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Strathspey Train

Steaming Through The Highlands

Rescued by enthusiasts, this once-forgotten route past river, moors, mountains and forest
makes for a grand day out.

BY TERRY WILLIAMS

There are ghosts in the engine shed of the Strathspey Railway. Victorian ghosts. The sign over the door is dated 1898. For many years the ghosts were alone in the darkness and silence of a railway closed down, broken up, neglected and almost forgotten. Almost, but not quite.

Steam trains have fascinated small (and not so small) boys ever since they were invented. During the age of steam, the dream of many a young scholar was to be an engine driver when he grew up. Progress brought diesel power, automation, improved roads and, in the mid 1960s, the axe of Dr. Beeching, which felled all but the most profitable railway lines throughout the U.K. Engine sheds were emptied, locomotives and carriages sent to scrapyards, and mile after mile of track was lifted. Only the ghosts were left, and nature gradually moved in to cover the lines.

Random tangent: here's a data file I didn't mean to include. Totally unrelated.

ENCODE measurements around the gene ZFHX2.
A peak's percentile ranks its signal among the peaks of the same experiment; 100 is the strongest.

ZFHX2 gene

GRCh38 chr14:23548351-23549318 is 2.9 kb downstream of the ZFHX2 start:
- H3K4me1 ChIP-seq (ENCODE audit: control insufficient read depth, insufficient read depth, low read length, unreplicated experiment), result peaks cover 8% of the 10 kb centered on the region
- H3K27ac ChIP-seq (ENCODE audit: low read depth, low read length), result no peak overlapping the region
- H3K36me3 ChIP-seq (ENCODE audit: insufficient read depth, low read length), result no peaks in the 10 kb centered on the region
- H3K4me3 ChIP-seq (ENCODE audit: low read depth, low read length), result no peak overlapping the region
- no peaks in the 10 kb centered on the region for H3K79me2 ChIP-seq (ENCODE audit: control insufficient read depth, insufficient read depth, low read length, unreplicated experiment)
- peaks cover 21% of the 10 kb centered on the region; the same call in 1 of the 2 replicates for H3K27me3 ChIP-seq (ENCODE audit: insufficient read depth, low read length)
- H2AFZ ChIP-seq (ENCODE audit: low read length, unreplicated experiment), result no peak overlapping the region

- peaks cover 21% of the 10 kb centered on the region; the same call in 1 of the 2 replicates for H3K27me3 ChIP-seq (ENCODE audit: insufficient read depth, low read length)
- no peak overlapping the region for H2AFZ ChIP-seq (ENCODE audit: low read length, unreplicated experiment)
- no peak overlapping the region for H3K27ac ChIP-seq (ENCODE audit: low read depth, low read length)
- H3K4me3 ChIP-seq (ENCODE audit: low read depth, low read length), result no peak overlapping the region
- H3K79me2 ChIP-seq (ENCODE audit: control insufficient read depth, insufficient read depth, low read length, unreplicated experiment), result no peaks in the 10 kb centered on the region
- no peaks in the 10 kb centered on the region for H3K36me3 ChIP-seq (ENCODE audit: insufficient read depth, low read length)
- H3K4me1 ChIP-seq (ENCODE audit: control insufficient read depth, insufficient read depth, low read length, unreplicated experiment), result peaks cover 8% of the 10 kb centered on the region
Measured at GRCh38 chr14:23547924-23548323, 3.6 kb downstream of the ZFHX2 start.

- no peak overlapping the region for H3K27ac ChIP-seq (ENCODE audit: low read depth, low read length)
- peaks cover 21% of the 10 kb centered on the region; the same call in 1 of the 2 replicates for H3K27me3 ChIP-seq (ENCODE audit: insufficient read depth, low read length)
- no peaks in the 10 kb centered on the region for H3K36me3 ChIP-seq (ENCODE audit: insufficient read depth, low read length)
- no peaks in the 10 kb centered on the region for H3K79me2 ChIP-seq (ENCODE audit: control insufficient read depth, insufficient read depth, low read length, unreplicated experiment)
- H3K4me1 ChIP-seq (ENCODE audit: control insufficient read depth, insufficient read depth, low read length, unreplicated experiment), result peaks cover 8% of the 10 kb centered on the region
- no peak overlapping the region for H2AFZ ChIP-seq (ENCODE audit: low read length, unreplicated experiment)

Yet, grown men held on to their boyhood dreams. Here in the Highlands a small group of steam train devotees decided there was no time to lose; part of the country’s heritage was at stake. In 1971 they formed the Strathspey Railway Company. The following year they bought from British Rail what remained of the Aviemore-Grantown branch line and established the Strathspey Railway Association to coordinate a growing band of volunteers.

The full text of this article is available in the Autumn 2015 issue of Scottish Life.

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Photo © Henderson Pollock / Strathspey Railway